Oil Refining’s and Gas Processing Effects


Saudi Arabia has three major large cities. Dhahran City is one of the large cities located in Eastern Province of the country. Administrative duties for Saudi oil are majorly carried out at Dhahran city. It has a population of approximately 99,540 people. King Fahd University of Petroleum & Minerals (KFUPM) was established on 23 September, 1983. The university is located in Dhahran city. The vast petroleum and mineral resources of the city posed a complex and exciting challenge for scientific, technical and management education.

The university was established so as to meet the challenges and in so doing it has adopted advanced training in the fields of science, engineering, and management so as to promote leadership and service in the Kingdom’s petroleum and mineral industries (King Fahd University of Petroleum & Minerals (KFUPM), 2011). Petroleum fluids are the backbone of modern economics and industrial development. Crude oil and natural gases are environment-friendly in their natural state. However, they are rarely used in their natural state.

This makes it mandatory for the natural gas and crude oil to go through a refining and gas processing. Emissions from the refining process contain products from the natural petroleum that are contaminated with synthetic chemicals making the total emissions harmful to the environment. This work discusses the environmental and health consequences of locating oil refineries and gas processing near human settlement. It also looks at possible remedies to the problems.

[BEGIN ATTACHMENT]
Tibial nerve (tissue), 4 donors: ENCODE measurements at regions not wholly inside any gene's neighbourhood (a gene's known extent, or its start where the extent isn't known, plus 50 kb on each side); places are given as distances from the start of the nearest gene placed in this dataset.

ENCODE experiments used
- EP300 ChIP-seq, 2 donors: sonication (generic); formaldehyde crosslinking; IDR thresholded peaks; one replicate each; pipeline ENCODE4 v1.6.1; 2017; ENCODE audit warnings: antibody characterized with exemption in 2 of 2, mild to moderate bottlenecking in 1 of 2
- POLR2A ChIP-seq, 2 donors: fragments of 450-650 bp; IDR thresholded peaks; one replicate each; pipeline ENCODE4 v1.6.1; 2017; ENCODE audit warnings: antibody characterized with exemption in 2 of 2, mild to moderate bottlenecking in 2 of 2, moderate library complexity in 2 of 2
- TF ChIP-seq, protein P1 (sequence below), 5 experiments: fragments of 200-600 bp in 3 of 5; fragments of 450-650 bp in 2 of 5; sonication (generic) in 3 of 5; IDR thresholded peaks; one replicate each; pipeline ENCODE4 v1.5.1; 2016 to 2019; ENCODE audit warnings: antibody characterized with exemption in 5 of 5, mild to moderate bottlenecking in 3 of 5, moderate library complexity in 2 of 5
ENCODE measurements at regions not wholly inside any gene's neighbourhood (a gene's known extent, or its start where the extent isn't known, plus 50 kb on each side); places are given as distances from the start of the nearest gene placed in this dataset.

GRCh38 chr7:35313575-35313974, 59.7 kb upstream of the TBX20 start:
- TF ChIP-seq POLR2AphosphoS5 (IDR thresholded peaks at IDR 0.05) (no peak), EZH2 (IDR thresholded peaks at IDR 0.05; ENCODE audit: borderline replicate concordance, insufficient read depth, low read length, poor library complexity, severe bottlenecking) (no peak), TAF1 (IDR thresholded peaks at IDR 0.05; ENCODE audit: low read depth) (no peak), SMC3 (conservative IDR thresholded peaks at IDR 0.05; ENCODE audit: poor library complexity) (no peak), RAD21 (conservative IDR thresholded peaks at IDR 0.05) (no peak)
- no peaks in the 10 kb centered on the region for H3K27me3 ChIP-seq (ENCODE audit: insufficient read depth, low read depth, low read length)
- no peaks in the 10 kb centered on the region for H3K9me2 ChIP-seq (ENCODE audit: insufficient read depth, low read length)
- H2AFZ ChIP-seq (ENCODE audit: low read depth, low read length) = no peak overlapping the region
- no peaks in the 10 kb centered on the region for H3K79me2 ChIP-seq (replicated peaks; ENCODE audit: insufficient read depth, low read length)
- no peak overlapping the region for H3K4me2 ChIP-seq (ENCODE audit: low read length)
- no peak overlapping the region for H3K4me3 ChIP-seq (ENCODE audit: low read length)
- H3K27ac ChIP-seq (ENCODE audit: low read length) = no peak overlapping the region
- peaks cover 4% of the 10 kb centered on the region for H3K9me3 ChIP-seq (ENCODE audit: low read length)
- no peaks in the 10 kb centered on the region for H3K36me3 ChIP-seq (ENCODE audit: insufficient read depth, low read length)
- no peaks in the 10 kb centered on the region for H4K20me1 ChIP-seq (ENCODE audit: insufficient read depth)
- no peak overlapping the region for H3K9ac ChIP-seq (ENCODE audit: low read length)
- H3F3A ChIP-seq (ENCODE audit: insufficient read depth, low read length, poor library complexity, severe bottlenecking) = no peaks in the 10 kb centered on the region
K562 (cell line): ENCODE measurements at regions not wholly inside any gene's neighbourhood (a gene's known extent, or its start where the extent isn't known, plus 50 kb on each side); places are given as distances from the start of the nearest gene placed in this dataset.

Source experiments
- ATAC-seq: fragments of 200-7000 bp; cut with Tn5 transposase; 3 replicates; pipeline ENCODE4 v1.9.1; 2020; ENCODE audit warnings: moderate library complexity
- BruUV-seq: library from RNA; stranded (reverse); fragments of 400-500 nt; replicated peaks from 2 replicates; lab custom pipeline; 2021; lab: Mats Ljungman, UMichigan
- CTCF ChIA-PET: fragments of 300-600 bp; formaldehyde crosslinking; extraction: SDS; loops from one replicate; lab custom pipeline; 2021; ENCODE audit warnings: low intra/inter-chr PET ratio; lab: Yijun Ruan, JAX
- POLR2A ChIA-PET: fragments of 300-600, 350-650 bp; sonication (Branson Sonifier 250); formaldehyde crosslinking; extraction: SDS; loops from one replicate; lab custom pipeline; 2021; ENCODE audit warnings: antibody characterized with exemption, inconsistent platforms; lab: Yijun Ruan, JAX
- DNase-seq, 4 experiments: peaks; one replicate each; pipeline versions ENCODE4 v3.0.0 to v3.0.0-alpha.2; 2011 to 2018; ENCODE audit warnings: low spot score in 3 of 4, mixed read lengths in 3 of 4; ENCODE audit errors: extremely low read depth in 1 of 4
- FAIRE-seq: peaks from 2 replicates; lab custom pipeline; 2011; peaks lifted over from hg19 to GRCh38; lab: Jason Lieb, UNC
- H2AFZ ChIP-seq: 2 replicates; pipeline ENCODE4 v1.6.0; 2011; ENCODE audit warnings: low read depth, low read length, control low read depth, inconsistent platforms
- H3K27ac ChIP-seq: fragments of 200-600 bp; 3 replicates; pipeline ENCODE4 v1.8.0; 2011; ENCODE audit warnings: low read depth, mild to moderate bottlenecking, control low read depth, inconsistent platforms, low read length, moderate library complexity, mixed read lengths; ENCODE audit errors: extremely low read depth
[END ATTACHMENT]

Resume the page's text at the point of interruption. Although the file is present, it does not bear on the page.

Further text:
Problems of refining oil near to KFUPM campus in Dhahran city

Effects on the environment

The sanitization of crude oil and processing of natural gas involves use of artificial chemicals and catalysts such as lead, chromium, glycol, amines among others. These synthetic chemicals contaminate the end products and are burnt along with the fuels producing numerous lethal by-products which can be in gases, liquid or solid form. The emission of such air pollutant that did not exist in nature can cause environmental effects which can permanently dent the global ecosystem (Islam, Chhetri & Khan, 2010).

The problem with the synthetic additives emerges from the fact that they are not compatible with the natural system and therefore not assimilated with biomasses in a way that would preserve natural order. Currently, for every barrel of crude oil approximately 15% synthetic and /or engineered materials are added, these are highly toxic to the environment. Oil and its associated products are composed of complex molecule that when burned produce relatively high levels of carbon dioxide and air pollutants like sulfur dioxide (a key cause of acid rain) and nitrogen oxides (a key component of smog).

Natural CO2 are not harmful to environment. The produced industrial CO2 is considered solely responsible for the current global warming and climate change problems that are experienced at Dhahran and other parts of the world. Therefore, petroleum products and their consumption are also one of largest sources of toxic air emissions which are harmful to the environment (Islam, Chhetri & Khan, 2010).

Petroleum is used to manufacture a lot of products ranging from lubricants, solvents, oil-based paints, pesticides and gasoline among others. These products are used in daily life and are always inappropriately disposed after use. Further, waste products from the oil refineries are improperly disposed of down drains and sewage pipes leading to the oceans or rivers. All these add over time and enter water ways which in the long run turn out to be very harmful. Therefore it is important to dispose of such substances properly, keep vehicles in good condition and reduce water that runs from yards and driveway (Taverne, 2008).

Effects on the surrounding

Thousands of tons of oil are emitted into the natural environment in Dhahran city from various sources each year and another millions of tons worldwide. The bulk of this comes from natural seeps where oil naturally flows out of the ground and onto land or waterways while others come from human activities in that area. The largest source after natural seeps is the land based and storm water runoff.